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this is a bit of a general question but I was wondering if anybody could advise me on what would be advantages of working with arrays vs arrayseq. From what I have seen Array is scala's representation of java Arrays and there are not too many members in its api whereas Arrayseq seems to contain a much richer api. thanks for any advice.

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4 Answers 4

up vote 16 down vote accepted

There are actually four different classes you could choose from to get mutable array-like functionality.

Array + ArrayOps
WrappedArray
ArraySeq
ArrayBuffer

Array is a plain old Java array. It is by far the best way to go for low-level access to arrays of primitives. There's no overhead. Also it can act like the Scala collections thanks to implicit conversion to ArrayOps, which grabs the underlying array, applies the appropriate method, and, if appropriate, returns a new array. But since ArrayOps is not specialized for primitives, it's slow (as slow as boxing/unboxing always is).

WrappedArray is a plain old Java array, but wrapped in all of Scala's collection goodies. The difference between it and ArrayOps is that WrappedArray returns another WrappedArray--so at least you don't have the overhead of having to re-ArrayOps your Java primitive array over and over again for each operation. It's good to use when you are doing a lot of interop with Java and you need to pass in plain old Java arrays, but on the Scala side you need to manipulate them conveniently.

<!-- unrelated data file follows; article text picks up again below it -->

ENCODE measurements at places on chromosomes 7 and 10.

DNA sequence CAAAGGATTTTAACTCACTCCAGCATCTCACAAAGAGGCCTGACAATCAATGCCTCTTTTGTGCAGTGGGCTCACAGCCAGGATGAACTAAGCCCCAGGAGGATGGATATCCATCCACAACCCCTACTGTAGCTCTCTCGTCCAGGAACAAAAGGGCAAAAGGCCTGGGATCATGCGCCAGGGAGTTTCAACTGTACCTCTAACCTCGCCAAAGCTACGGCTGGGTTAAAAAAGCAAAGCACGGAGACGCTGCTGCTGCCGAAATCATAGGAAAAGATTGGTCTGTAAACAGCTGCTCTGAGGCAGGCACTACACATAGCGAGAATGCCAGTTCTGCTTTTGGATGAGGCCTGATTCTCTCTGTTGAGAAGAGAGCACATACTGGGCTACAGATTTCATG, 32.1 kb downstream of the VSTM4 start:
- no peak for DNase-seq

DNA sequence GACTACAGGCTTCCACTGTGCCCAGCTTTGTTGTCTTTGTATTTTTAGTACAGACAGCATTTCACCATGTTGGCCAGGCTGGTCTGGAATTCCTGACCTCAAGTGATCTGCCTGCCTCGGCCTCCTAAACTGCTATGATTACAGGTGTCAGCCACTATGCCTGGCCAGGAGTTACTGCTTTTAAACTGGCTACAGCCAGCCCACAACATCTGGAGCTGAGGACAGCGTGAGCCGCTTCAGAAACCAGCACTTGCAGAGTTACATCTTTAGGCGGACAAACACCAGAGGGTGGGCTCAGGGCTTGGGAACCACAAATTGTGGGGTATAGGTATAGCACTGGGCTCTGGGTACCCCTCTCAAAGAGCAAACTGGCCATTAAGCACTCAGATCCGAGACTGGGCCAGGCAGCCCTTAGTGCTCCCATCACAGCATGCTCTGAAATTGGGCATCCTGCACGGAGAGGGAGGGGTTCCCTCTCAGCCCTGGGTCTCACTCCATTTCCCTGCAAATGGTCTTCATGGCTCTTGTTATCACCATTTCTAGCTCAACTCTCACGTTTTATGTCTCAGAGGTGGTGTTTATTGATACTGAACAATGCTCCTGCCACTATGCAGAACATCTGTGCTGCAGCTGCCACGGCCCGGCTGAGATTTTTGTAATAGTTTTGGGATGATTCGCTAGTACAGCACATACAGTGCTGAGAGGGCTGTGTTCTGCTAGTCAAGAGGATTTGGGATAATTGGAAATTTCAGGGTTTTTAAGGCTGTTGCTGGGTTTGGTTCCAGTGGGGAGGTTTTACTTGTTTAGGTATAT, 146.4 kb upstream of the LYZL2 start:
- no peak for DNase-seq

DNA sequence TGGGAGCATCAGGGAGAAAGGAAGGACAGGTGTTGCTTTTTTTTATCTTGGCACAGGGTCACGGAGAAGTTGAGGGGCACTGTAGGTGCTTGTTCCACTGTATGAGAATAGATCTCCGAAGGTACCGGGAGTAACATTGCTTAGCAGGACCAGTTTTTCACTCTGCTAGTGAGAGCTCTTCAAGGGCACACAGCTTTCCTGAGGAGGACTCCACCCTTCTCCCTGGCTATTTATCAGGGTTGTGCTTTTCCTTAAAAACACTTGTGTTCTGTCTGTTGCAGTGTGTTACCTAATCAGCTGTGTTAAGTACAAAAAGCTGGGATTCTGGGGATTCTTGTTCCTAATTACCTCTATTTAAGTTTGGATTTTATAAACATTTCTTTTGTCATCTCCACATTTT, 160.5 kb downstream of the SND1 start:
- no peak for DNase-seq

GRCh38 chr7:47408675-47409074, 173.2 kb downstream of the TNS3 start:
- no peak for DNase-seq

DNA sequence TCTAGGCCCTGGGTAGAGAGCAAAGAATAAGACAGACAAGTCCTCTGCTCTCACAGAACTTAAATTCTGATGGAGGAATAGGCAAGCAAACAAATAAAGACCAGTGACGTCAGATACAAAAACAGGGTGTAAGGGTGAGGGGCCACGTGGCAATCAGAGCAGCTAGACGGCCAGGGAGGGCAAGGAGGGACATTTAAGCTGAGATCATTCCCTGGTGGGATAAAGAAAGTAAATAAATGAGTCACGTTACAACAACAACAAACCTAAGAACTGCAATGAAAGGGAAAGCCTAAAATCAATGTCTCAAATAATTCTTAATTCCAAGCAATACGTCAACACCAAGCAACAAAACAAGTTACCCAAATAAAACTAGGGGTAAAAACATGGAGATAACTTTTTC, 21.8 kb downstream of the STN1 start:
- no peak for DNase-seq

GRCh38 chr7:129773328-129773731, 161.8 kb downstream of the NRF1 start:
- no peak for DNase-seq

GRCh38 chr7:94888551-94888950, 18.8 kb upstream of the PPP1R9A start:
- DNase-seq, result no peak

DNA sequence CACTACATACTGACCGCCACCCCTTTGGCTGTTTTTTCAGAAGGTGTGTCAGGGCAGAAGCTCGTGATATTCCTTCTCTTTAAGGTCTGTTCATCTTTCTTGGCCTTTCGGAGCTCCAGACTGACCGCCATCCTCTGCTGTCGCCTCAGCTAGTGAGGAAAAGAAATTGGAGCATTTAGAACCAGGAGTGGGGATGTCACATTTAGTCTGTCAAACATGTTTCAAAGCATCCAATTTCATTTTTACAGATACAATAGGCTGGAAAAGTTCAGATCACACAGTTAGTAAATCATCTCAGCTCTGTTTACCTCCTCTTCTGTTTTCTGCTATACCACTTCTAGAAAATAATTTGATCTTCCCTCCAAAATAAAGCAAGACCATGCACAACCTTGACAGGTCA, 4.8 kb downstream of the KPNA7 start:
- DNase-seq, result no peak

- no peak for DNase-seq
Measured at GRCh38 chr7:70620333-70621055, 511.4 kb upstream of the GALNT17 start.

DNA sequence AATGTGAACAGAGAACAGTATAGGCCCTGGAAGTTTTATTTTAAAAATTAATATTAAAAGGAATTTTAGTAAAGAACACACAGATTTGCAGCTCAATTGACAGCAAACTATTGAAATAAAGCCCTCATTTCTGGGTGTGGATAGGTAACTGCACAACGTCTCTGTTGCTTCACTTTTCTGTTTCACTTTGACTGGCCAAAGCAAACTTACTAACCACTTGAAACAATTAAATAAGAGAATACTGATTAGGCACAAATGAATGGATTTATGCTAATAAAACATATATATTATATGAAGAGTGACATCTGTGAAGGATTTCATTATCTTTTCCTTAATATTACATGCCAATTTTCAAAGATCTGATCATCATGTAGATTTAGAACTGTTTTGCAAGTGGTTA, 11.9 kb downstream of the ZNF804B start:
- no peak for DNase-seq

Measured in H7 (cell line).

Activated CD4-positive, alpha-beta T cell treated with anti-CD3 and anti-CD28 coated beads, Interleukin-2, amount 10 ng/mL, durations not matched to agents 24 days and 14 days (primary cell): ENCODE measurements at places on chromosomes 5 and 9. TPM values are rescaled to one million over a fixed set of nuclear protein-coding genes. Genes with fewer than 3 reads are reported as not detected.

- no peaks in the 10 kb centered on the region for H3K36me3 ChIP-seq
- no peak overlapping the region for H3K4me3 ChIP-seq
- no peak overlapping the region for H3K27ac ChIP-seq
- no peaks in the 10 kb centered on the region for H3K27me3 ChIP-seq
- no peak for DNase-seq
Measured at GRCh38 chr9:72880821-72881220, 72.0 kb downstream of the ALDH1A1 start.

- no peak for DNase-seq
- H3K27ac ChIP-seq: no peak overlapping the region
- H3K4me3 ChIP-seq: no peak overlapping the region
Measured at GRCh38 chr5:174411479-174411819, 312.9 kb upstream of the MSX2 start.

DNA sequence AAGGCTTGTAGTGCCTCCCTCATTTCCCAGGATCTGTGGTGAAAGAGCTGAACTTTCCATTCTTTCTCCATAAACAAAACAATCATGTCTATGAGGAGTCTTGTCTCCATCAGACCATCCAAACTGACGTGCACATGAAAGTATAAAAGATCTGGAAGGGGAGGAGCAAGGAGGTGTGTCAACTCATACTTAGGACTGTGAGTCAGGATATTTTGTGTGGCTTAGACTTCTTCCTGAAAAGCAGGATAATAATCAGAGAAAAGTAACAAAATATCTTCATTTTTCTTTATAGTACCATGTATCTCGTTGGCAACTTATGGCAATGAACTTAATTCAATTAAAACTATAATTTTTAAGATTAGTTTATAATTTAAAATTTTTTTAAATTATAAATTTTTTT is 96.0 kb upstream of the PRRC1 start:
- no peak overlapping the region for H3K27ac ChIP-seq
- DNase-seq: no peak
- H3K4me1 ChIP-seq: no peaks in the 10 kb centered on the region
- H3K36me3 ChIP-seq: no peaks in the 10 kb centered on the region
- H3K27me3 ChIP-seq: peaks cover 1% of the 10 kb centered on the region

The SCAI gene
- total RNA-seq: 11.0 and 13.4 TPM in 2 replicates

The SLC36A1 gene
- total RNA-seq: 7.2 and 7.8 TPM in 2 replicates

ArraySeq stores its data in a plain old Java array, but it no longer stores arrays of primitives; everything is an array of objects. This means that primitives get boxed on the way in. That's actually convenient if you want to use the primitives many times; since you've got boxed copies stored, you only have to unbox them, not box and unbox them on every generic operation.

ArrayBuffer acts like an array, but you can add and remove elements from it. If you're going to go all the way to ArraySeq, why not have the added flexibility of changing length while you're at it?

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Array is a direct representation of Java's Array, and uses the exact same bytecode on the JVM.

The advantage of Array is that it's the only collection type on the JVM to not undergo type erasure, Arrays are also able to directly hold primitives without boxing, this can make them very fast under some circumstances.

Plus, you get Java's messed up array covariance behaviour. (If you pass e.g. an Array[Int] to some Java class it can be assigned to a variable of type Array[Object] which will then throw an ArrayStoreException on trying to add anything that isn't an int.)

ArraySeq is rarely used nowadays, it's more of a historic artifact from older versions of Scala that treated arrays differently. Seeing as you have to deal with boxing anyway, you're almost certain to find that another collection type is a better fit for your requirements.

Otherwise... Arrays have exactly the same API as ArraySeq, thanks to an implicit conversion from Array to ArrayOps.